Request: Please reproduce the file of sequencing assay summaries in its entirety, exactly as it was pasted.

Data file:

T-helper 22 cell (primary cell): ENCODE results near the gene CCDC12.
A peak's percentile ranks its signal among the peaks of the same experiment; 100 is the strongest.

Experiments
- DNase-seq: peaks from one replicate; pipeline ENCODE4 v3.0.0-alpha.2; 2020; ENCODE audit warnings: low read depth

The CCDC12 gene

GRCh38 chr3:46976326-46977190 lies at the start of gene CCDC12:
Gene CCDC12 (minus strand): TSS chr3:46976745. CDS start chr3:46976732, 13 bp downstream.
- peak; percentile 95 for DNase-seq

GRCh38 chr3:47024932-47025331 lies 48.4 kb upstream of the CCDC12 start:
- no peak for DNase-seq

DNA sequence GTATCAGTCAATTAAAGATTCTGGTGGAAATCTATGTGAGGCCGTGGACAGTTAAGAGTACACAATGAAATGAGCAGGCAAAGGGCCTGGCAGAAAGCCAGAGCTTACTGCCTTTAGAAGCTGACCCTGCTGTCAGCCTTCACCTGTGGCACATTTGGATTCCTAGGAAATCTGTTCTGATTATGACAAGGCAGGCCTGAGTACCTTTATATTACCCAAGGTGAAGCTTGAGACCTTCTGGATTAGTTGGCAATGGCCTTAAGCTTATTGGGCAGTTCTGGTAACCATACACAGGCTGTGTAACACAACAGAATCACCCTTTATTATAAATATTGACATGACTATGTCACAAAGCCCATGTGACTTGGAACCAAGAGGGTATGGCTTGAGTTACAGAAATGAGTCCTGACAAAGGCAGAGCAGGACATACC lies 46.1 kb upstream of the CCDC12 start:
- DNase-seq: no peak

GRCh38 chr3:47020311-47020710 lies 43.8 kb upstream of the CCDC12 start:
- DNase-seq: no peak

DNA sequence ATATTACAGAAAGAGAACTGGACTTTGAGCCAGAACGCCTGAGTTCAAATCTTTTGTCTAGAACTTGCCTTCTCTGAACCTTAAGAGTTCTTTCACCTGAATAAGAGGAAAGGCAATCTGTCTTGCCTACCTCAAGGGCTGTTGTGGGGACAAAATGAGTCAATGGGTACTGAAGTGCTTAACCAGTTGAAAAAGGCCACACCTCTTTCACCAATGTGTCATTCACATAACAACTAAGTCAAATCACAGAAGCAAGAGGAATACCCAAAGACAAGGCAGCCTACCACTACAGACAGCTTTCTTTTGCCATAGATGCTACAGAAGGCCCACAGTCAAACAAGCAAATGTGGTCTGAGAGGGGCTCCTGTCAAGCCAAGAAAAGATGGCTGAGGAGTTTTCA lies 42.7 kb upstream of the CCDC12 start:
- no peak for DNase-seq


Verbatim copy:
T-helper 22 cell (primary cell): ENCODE results near the gene CCDC12.
A peak's percentile ranks its signal among the peaks of the same experiment; 100 is the strongest.

Experiments
- DNase-seq: peaks from one replicate; pipeline ENCODE4 v3.0.0-alpha.2; 2020; ENCODE audit warnings: low read depth

The CCDC12 gene

GRCh38 chr3:46976326-46977190 lies at the start of gene CCDC12:
Gene CCDC12 (minus strand): TSS chr3:46976745. CDS start chr3:46976732, 13 bp downstream.
- peak; percentile 95 for DNase-seq

GRCh38 chr3:47024932-47025331 lies 48.4 kb upstream of the CCDC12 start:
- no peak for DNase-seq

DNA sequence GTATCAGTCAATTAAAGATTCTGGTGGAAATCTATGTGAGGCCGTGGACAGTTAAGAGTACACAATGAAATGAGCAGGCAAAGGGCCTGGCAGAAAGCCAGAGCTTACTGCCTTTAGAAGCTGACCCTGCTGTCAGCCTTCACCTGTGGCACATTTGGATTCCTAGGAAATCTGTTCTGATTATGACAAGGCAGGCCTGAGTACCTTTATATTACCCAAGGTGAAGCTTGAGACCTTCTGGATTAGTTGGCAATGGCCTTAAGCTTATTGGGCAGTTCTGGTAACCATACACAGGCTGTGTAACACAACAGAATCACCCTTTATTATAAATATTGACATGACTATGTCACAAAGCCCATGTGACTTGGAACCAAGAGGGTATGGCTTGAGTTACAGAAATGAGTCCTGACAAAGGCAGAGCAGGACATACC lies 46.1 kb upstream of the CCDC12 start:
- DNase-seq: no peak

GRCh38 chr3:47020311-47020710 lies 43.8 kb upstream of the CCDC12 start:
- DNase-seq: no peak

DNA sequence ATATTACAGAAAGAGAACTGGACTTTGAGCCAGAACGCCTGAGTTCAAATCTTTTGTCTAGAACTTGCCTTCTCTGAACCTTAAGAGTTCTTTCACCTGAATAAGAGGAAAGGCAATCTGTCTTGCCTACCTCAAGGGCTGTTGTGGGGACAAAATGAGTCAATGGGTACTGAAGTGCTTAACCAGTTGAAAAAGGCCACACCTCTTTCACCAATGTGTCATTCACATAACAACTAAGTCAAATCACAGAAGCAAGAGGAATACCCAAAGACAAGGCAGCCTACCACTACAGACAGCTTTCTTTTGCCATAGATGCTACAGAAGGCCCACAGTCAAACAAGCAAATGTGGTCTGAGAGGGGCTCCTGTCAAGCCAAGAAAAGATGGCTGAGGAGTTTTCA lies 42.7 kb upstream of the CCDC12 start:
- no peak for DNase-seq